I am always surprised at how trusting people are with confidential and “private” data. They send attachments by email, they chat and post updates/pictures through their facebook/blogs/twitter accounts. And yet people are shocked when they hear about identity theft. You are shocked when someone knows your name, birthday, what you look like, what your kids look like, and how much your last raise was at work along with the particulars of the big deal you just closed.
It is very simple actually. We are all leaving a “digital footprint” in everything we do online and on our computers. Just because you delete something doesn’t mean it is gone. I was on the news a few years ago doing an “experiment”. We took 4 computers from the eco depot and I was able to recover data from every one of them including a copy of someone’s will, list of their stocks/jewellery and combination to their safe. This computer had already been “recycled” twice since the original owner gave it away.
While discussing network security with a good colleague of mine, he pointed me to yet another interesting site, pipl.com – go ahead and search your name, you may be in for a surprise on what this digs up about you. Sure enough there are even some newsgroup postings I had made back in the 90s that are showing up along with different projects I have been involved with. Quite enlightening. And there is no way for me to “delete” them, they are out there, probably many copies of the information being archived on different servers.
But I digress…
The reason for this this update was to remind and/or increase awareness of something called the US Patriot Act. Why should you care? This is a topic I think about often and bring up when conducting audits of individual and corporate networks. Any data that is routed through the US opens the possibility that it can be intercepted by US authorities. No longer do they require a warrant but now can do it quite simply with something similar to an administrative subpoena called a national security letter. Along with this goes a gag order such that the custodian of the information/data that is being examined/requested is not allowed to tell anyone that this demand has been made.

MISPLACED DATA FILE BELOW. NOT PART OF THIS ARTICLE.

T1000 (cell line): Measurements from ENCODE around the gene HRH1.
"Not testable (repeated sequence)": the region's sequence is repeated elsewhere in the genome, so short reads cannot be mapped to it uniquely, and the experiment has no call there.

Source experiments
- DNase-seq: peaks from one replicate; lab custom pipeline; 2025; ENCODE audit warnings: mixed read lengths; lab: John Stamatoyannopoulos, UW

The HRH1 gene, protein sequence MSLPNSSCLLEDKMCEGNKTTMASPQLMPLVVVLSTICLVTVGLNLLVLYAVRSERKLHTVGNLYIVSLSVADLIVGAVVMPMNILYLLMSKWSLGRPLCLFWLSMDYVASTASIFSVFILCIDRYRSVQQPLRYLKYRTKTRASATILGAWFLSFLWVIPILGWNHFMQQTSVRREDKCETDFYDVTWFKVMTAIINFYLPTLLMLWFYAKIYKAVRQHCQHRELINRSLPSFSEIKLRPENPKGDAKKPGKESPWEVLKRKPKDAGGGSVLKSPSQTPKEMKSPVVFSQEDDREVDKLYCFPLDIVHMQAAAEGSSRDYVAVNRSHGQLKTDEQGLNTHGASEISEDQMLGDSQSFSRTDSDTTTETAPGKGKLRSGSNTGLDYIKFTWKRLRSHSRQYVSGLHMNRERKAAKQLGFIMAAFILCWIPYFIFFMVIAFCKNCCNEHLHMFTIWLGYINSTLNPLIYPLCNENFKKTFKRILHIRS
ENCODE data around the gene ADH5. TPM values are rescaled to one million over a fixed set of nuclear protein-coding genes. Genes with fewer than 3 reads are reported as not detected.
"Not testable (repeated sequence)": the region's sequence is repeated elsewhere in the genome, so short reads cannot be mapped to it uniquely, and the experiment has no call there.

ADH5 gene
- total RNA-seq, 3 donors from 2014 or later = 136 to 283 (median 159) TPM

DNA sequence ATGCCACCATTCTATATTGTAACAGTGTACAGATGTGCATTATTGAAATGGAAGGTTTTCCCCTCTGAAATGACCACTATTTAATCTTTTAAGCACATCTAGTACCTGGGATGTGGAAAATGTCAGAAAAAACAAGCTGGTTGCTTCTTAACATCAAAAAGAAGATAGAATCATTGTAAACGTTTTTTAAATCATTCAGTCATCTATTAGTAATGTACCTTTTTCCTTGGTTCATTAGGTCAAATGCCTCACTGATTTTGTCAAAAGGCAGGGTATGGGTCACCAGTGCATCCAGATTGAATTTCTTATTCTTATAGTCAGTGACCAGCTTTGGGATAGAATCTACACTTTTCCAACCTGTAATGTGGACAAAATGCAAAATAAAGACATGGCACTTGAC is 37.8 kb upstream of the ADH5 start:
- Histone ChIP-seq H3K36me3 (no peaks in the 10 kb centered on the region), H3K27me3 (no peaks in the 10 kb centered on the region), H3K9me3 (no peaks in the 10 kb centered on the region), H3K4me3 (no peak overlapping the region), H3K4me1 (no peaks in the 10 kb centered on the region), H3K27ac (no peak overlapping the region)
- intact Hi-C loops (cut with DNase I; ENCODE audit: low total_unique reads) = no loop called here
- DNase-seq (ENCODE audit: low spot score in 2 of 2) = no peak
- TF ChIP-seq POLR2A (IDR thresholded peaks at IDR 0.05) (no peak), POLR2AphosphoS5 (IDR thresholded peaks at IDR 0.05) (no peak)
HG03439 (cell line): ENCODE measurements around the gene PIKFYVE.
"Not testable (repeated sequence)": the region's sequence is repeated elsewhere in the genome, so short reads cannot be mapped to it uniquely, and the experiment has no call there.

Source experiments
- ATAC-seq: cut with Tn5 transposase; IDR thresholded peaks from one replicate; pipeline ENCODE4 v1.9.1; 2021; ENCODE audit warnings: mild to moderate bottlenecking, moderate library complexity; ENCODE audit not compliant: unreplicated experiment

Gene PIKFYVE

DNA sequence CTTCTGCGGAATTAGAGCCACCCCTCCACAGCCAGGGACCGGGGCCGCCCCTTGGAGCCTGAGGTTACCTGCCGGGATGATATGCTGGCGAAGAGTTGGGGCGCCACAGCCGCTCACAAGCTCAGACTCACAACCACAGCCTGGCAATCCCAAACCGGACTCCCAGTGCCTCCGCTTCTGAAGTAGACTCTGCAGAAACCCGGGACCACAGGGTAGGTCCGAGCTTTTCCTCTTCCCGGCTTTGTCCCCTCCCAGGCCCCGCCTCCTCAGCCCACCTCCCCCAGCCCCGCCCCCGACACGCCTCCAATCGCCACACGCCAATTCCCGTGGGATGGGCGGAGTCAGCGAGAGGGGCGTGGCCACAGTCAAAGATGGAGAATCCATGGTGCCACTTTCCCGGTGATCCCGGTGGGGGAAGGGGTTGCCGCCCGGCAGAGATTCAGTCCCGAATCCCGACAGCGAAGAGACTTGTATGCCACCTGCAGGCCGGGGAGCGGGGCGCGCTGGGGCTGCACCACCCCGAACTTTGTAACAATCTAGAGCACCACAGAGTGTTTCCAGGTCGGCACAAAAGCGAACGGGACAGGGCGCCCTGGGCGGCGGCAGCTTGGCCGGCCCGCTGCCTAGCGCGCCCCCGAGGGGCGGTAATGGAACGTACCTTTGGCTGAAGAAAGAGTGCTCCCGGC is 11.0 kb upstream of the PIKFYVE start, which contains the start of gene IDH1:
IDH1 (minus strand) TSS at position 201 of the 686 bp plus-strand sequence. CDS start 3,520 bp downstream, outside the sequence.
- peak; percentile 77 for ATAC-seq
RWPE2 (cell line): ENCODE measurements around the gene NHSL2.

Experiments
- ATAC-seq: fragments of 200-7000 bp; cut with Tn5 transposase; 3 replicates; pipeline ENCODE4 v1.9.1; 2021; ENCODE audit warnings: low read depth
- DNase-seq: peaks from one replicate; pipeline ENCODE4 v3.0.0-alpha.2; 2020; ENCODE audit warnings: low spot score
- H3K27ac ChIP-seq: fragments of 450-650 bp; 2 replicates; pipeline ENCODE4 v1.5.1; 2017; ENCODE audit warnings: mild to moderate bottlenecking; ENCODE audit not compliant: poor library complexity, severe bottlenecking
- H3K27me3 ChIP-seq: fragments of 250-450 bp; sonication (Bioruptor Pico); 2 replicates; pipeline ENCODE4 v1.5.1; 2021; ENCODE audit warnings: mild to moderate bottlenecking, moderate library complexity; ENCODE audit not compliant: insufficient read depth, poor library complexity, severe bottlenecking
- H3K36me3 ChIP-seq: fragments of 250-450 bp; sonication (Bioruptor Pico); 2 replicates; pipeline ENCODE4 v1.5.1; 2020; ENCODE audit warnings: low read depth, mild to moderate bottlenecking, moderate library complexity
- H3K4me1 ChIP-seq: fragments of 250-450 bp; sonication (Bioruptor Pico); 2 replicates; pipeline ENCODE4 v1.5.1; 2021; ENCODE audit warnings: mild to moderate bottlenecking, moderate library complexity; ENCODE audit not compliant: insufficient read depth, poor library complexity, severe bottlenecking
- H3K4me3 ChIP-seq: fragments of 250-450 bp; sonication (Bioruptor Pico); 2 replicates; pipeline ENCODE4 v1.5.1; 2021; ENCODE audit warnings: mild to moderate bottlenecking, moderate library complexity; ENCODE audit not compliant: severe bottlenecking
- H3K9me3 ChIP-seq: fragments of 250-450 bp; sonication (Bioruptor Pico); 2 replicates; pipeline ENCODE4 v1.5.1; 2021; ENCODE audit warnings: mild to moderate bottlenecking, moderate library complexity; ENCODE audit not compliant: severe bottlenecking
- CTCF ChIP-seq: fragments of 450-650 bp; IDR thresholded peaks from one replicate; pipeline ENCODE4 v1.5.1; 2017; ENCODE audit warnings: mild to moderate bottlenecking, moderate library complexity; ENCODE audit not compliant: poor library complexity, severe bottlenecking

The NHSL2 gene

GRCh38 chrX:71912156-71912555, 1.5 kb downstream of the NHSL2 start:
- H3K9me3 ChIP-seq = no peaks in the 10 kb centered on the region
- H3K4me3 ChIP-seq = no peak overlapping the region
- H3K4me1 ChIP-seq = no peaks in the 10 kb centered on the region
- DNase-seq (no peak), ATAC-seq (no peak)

Many people use Facebook/Twitter which have data that reside on US based servers. How about where your website is located? Does your website have a private database, do you maintain information about your clients? How about something as simple as gmail/yahoo/hotmail/msn/googledocs/etc Did you know that everything could have already been examined without your knowledge?
Perhaps this is not a big deal for individuals but it is certainly very serious for organizations.
Many clients don’t even know where their data is being stored! We also find that many companies that provide website and email hosting, or even IT support services, make use of reselling other services offered online typically from these very large hosting providers (typically located in the US). Offsite backups, email accounts, databases, etc all could be stored on a US based server without your knowledge and you thought you were dealing with a local company.
The US Patriot Act was passed by US Congress following the 911 terrorist attacks. Canada also enacted a legislative response called the Anti-terroism Act.
I would caution you to educate yourselves regarding where is your data stored and transmitted, are there privacy concerns that should be investigated and addressed, and ensure you aren’t violating any laws (such as the privacy act).